I'm afraid a few things have been misinterpreted by either my registration or my presence at the "newbie" forum. I am a retired computer engineer, not a unix newbie. However, I *am* a unix-notebook/laptop newbie, but I am looking to cut the cord, so to speak.
The number of you who have more knowledge than I about unix-compatible computers is probably legion. All I seek is a comprehensive summary of what you know, so I may buy the *proper* laptop without any effort or knowledge on my part.
I am not a gamer or an over-clocker (two of my kids are; I'm not sure of their kids), and I haven't moved to HD recording (yet). I not only don't do Windows, I don't do gnome or kde or even X as a general rule. I actually *like* the command line--*so* much less overhead. I neither need nor want a cutting-edge system. I plan to use the laptop only to get lame-compressed music from one of my desktops (using 10Base-x) and play it (digital usb out to stereo), then stand-by for user input (
Adding linux laptop into a windows domain environment.
location: linuxquestions.com - date: November 25, 2008
I just started learning about Ubuntu Linux and i am wondering how can i add the laptop into our domain in my company. if is possible, what would be some of cons or pros in proceeding this process.
Linux PVR advice
location: linuxquestions.com - date: December 18, 2004
Hey im thinking of making a linux PVR with an old pc, but im unsure how fast a pc I will need to encode and decode video and which tv cards are a good choice. Some come with chips to decode and encode so surely then I could get away with a slower pc? Thanks for the help, Kzar
secure linux laptop for business
location: ubuntuforums.com - date: February 2, 2011
Hi folks, I need to set myself up with a laptop which must be reliable and also secure enough to hold clients' financial data. I would be the only user but the laptop would come out and about with me so there's always the remote possibility that it might get lost or stolen. I'm reasonably familiar with ubuntu and have setup and used ubuntu, xubuntu, lubuntu and kubuntu on a few computers over the last five years or so, but although I'm competent I'm no pro.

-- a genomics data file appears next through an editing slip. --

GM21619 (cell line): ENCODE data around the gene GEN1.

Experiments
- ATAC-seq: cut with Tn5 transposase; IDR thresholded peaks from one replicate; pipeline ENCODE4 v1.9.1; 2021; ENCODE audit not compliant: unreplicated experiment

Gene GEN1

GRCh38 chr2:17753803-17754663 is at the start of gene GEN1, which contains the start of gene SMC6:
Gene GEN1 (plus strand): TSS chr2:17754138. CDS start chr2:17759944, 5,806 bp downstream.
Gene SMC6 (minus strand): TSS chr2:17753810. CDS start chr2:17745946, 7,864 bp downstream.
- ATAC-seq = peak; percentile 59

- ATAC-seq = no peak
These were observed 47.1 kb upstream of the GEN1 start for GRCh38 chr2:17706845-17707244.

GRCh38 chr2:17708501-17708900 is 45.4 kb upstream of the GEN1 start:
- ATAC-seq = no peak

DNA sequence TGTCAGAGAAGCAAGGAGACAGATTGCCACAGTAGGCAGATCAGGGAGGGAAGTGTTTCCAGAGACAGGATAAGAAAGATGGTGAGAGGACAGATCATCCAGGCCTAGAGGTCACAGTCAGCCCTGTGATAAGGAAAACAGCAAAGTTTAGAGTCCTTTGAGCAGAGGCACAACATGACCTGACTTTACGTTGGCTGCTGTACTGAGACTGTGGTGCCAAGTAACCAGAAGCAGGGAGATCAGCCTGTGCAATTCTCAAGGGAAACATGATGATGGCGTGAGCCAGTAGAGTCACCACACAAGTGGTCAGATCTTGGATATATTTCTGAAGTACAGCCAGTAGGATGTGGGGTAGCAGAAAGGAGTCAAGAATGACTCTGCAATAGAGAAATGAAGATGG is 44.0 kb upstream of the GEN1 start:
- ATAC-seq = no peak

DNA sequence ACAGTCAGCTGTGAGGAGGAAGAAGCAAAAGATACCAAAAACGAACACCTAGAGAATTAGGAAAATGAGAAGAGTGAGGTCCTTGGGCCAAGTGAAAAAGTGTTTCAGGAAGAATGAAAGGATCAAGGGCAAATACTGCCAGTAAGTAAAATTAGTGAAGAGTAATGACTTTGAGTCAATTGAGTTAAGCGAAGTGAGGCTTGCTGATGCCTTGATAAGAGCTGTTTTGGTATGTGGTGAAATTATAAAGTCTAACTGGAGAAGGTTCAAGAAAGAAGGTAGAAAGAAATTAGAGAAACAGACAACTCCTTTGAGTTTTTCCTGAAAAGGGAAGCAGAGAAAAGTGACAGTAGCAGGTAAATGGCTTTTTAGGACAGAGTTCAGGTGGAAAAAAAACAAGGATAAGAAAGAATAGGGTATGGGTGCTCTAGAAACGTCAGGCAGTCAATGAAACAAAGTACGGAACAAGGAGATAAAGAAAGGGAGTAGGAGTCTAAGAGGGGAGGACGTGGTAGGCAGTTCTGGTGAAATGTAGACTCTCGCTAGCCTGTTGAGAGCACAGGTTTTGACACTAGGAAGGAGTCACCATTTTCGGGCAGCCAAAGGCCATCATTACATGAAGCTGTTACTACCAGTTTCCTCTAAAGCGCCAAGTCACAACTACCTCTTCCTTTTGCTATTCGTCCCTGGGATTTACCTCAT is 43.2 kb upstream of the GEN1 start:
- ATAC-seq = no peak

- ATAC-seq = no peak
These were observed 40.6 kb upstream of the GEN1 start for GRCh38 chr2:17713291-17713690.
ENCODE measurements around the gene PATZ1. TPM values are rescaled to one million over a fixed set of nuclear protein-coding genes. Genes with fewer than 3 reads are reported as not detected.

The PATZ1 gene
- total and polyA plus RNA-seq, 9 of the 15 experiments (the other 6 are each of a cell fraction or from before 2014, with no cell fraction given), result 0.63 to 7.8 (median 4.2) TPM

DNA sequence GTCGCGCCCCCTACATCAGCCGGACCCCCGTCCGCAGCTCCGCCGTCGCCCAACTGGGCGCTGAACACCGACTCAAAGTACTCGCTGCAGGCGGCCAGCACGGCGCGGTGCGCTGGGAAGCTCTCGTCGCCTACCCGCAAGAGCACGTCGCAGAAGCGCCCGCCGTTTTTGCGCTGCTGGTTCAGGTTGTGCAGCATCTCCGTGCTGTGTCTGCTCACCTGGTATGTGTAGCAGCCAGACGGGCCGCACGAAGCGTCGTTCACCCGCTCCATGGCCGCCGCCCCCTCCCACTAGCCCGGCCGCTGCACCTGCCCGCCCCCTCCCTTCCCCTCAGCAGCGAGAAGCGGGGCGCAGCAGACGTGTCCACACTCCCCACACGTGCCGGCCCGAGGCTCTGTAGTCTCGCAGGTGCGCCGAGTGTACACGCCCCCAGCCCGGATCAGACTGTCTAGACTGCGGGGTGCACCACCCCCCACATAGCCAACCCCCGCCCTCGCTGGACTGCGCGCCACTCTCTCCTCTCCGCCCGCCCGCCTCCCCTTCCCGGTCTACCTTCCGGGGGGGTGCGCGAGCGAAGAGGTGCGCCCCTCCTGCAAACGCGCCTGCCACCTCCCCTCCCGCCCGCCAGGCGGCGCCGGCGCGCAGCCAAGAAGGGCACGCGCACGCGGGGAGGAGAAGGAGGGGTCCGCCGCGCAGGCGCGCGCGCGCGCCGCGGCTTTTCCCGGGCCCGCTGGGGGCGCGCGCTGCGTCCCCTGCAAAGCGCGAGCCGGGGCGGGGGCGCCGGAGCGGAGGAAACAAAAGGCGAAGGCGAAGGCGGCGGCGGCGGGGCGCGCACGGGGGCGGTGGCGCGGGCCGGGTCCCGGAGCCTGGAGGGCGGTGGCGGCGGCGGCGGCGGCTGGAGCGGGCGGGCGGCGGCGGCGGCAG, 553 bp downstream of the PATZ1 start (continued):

I'm considering going with either a lenovo or a dell as I believe these machines are well reputed in terms of linux compatibility? I'm thinking I'll buy a small SSD drive for better shock protection and battery life and then install a fully encrypted k/ubuntu64 10.04LTS system from the alternate CD. I'm hoping the speed of the SSD might counter some of the system overhead from running an encrypted fs.
So... anyone see any flaws in this plan? Are there any issues with encrypted file systems and SSD drives? Would it be reason
Can I upgrade my Linux laptop to 802.11N by buying a Mini PCI card ?
location: linuxquestions.com - date: August 12, 2009
I have a (few years old) Acer Ferrari 4005WLMi laptop. It has a Mini PCI slot, which contained a Broadcom card. I replaced it from day one, with my trusty Atheros 802.11g. It works great with the open-source ath5k driver.
For other reasons, I recently bought two 5 GHz Netgear WNHDE111 devices, configured as an access point and as a bridge (respectively).
What I want, is to upgrade my laptop so that it can connect to the 5 GHz 802.11N access point. I'm asking for advice as I know that only few 802.11N devices have a native Linux driver.
Solutions (by decreasing order of preference):
- Mini PCI card
- Cardbus adapter (physically smaller than USB)
- USB adapter
My question is: "Have I found the miracle ?"
MikroTik Interface Card R52N
- Is it really suitable for my laptop ? (AFAIK it supports Mini PCI, not Mini PCIE)
- Is it decently compatible with the integrated antennas in my laptop ? My current Mini PCI Atheros has two tiny antenna connector